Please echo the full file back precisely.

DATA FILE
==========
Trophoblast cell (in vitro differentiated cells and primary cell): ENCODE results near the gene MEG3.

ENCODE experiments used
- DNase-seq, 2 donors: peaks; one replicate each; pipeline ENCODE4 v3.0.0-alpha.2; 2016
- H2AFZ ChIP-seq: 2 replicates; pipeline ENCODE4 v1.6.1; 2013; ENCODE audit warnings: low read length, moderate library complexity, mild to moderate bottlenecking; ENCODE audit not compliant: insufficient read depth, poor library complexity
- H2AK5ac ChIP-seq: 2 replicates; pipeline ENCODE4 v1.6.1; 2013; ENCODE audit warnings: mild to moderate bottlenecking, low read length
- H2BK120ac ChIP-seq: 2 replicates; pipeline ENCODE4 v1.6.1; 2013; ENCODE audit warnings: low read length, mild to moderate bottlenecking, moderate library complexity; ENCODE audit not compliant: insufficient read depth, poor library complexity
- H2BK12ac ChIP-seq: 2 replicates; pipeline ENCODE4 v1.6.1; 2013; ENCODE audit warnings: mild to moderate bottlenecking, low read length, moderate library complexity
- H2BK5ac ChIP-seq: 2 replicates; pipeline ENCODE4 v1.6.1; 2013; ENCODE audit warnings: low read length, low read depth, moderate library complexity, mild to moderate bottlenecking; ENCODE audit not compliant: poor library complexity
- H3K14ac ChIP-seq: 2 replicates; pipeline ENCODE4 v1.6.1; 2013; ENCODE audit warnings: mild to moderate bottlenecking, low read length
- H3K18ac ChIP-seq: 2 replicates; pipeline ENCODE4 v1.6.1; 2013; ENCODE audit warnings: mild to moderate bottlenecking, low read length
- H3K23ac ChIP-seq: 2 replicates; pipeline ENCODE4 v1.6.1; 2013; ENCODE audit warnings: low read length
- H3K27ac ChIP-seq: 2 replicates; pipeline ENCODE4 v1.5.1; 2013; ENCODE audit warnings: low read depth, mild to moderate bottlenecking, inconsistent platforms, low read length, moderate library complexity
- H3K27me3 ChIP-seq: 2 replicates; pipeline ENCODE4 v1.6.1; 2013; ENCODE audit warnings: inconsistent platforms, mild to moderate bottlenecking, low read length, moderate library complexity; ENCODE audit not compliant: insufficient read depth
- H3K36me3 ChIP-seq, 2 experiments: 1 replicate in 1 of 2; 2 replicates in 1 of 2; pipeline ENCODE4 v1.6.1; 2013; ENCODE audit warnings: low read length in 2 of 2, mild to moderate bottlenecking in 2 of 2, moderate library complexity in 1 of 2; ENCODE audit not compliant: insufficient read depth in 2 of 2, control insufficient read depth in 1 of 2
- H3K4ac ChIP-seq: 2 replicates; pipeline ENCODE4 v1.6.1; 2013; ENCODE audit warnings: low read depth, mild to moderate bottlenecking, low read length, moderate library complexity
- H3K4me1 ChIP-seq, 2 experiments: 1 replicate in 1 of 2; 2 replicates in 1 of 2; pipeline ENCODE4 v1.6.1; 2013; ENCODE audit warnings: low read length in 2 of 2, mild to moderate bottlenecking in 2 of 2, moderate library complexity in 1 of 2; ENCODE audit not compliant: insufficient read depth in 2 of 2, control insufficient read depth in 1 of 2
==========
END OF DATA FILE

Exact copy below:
Trophoblast cell (in vitro differentiated cells and primary cell): ENCODE results near the gene MEG3.

ENCODE experiments used
- DNase-seq, 2 donors: peaks; one replicate each; pipeline ENCODE4 v3.0.0-alpha.2; 2016
- H2AFZ ChIP-seq: 2 replicates; pipeline ENCODE4 v1.6.1; 2013; ENCODE audit warnings: low read length, moderate library complexity, mild to moderate bottlenecking; ENCODE audit not compliant: insufficient read depth, poor library complexity
- H2AK5ac ChIP-seq: 2 replicates; pipeline ENCODE4 v1.6.1; 2013; ENCODE audit warnings: mild to moderate bottlenecking, low read length
- H2BK120ac ChIP-seq: 2 replicates; pipeline ENCODE4 v1.6.1; 2013; ENCODE audit warnings: low read length, mild to moderate bottlenecking, moderate library complexity; ENCODE audit not compliant: insufficient read depth, poor library complexity
- H2BK12ac ChIP-seq: 2 replicates; pipeline ENCODE4 v1.6.1; 2013; ENCODE audit warnings: mild to moderate bottlenecking, low read length, moderate library complexity
- H2BK5ac ChIP-seq: 2 replicates; pipeline ENCODE4 v1.6.1; 2013; ENCODE audit warnings: low read length, low read depth, moderate library complexity, mild to moderate bottlenecking; ENCODE audit not compliant: poor library complexity
- H3K14ac ChIP-seq: 2 replicates; pipeline ENCODE4 v1.6.1; 2013; ENCODE audit warnings: mild to moderate bottlenecking, low read length
- H3K18ac ChIP-seq: 2 replicates; pipeline ENCODE4 v1.6.1; 2013; ENCODE audit warnings: mild to moderate bottlenecking, low read length
- H3K23ac ChIP-seq: 2 replicates; pipeline ENCODE4 v1.6.1; 2013; ENCODE audit warnings: low read length
- H3K27ac ChIP-seq: 2 replicates; pipeline ENCODE4 v1.5.1; 2013; ENCODE audit warnings: low read depth, mild to moderate bottlenecking, inconsistent platforms, low read length, moderate library complexity
- H3K27me3 ChIP-seq: 2 replicates; pipeline ENCODE4 v1.6.1; 2013; ENCODE audit warnings: inconsistent platforms, mild to moderate bottlenecking, low read length, moderate library complexity; ENCODE audit not compliant: insufficient read depth
- H3K36me3 ChIP-seq, 2 experiments: 1 replicate in 1 of 2; 2 replicates in 1 of 2; pipeline ENCODE4 v1.6.1; 2013; ENCODE audit warnings: low read length in 2 of 2, mild to moderate bottlenecking in 2 of 2, moderate library complexity in 1 of 2; ENCODE audit not compliant: insufficient read depth in 2 of 2, control insufficient read depth in 1 of 2
- H3K4ac ChIP-seq: 2 replicates; pipeline ENCODE4 v1.6.1; 2013; ENCODE audit warnings: low read depth, mild to moderate bottlenecking, low read length, moderate library complexity
- H3K4me1 ChIP-seq, 2 experiments: 1 replicate in 1 of 2; 2 replicates in 1 of 2; pipeline ENCODE4 v1.6.1; 2013; ENCODE audit warnings: low read length in 2 of 2, mild to moderate bottlenecking in 2 of 2, moderate library complexity in 1 of 2; ENCODE audit not compliant: insufficient read depth in 2 of 2, control insufficient read depth in 1 of 2